Falls of Foyers
On the south shore of Loch Ness are the Falls of Foyers, whose water was used in 1896 to generate the first hydro-electric power in Britain. It plunged in two falls - first 9m (30ft), then 27m (90ft) - powering an aluminium smelter sited there. Today a modern power station occupies the lochside.
The Falls may have been tamed but they are still an awesome sight and well worth a visit. However, be warned, stout shoes are essential for the walk to the view point.
The access to the falls is via a well maintained pathway, opposite Foyers stores, in the centre of the village. The pathway leads down to a couple of excellent vantage points, where the view can be fully appreciated.
Loch Killin is a small loch in the Monadhliath mountains. It is about 1.2 miles long, and is one of numerous small lochs close to the southern end of Loch Ness, the southernmost point of which lies nine miles to the west.
The ship HMS Loch Killin was named after this loch.
Deeper than the North Sea, Loch Ness has a surface area of 9,000ha (35 sq. miles), is 38.6km (24 miles) long and up to 2.4km (1.5 miles) wide. It maintains a constant cold temperature but never freezes, and its surrounding mountains enter the water dramatically enough to form sheer underwater cliffs.
No-one knows for certain if monsters inhabit the near 300m (1000 ft) depths of this world-famous Loch, but its 7,450,000,000 cubic metres (263,000,000,000 cubic ft) of peat darkened waters would be the perfect place for a legend of such magnificence to hide.
The village of Fort Augustus is a great place to visit on your holiday as it is situated in the centre of the great glen, the Scottish Highlands and mid way between Fort William and Inverness. It is also only an hours drive from the west coast and the Isle of Skye and is only a short distance from many other points of interest in the Highlands.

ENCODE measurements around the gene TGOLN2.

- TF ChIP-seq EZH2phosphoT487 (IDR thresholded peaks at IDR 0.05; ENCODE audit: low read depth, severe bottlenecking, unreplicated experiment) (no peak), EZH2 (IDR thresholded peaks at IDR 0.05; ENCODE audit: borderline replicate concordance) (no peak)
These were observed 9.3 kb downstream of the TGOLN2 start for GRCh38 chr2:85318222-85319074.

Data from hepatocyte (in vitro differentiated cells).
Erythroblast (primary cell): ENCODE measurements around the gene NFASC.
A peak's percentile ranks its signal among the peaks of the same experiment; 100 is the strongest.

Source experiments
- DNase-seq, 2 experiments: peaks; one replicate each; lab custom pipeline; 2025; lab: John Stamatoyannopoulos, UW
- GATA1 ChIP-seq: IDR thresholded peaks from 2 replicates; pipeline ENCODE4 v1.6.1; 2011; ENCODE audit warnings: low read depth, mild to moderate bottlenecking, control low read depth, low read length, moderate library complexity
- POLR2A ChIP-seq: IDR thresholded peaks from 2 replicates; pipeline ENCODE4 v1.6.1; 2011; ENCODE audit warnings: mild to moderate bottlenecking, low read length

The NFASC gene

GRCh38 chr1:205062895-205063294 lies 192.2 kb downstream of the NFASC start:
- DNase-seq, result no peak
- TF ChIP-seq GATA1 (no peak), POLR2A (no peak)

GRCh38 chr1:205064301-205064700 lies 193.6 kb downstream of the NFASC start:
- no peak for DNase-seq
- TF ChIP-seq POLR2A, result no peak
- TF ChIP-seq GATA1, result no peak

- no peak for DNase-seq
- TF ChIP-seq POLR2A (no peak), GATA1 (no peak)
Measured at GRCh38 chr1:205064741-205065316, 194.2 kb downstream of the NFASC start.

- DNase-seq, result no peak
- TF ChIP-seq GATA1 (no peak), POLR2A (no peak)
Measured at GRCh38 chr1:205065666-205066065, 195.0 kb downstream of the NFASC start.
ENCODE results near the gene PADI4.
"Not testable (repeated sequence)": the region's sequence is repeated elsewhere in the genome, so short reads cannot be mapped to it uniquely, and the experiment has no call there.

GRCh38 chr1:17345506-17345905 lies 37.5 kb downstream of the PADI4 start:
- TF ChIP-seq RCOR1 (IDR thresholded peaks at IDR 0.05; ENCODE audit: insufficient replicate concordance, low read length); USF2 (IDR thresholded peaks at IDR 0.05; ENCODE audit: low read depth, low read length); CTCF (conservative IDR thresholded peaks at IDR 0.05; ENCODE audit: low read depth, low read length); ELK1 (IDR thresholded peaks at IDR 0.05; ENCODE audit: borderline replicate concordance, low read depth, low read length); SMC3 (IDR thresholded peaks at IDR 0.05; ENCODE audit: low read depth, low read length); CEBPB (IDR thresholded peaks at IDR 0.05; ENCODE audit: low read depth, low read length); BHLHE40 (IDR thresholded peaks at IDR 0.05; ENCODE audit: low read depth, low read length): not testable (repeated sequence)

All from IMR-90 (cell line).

Fort Augustus has very good facilities including a Post office, butchers, grocers, bank, 2 cashpoints, petrol station, garage, medical centre, police station, tourist information, gift shops and many bars and restaurants.
Other Places of Interest
Wade Bridge, Whitebridge
Built in 1732 this is one of the few General Wade bridges in the area that is still intact. In early June it's sides are a profusion of purple fairy foxglove flowers.
Good fishing loch nestling in the foothills of the Monhadliath mountains
Stronlairig Hunting Lodge
Gateway to the hidden glens of Monhadliath but now sadly derelict, this once majestic lodge was built by Lord Lovatfor the return of his son from the Boer War. Situated on the confluence of two rivers with superb waterfalls nearby.
Suidhe Chuimein Viewpoint
The highest point on the road between Inverness and Fort Augustus affords stunning views back across the lands of Stratherrick and Strathnairn.
'Picture postcard' loch nestling below Suidhe viewpoint. Water from this loch is taken to supply Fort Augustus.
Originally another Telford construction this pier provides excellent mooring for small cabin cruisers.
Gem of a loch hidden in the woods near Foyers. Rich in flora and fauna. Covered with water lilies and a good place to see dragonflies and damselflies in the summer.
Looking out over Loch Ness this ancient graveyard can tell some interesting tales.
Farigaig Forest Trails
These offer a range of wonderful walks in the area through rich and varied woodland with excellent views out over Loch Ness.
Massive rocky bluff that towers above Inverfarigaig. A place of mystery and legend with the remains of an Iron Age fort on the summit.
Built by Thomas Telford in the 19th century and now sadly in a state of decay, it is nevertheless a peaceful spot from which to enjoy the loch.
Aptly named road built in 1815 which twists up deep into the wild and pen lands of Stratherrick, rich in wildlife and history.
There are no less than 7 picnic sites along the lochside between Dores and Inverfarigaig, as well as those at the Forest centre at Inverfarigaig and on the river Fechlin just south of Foyers.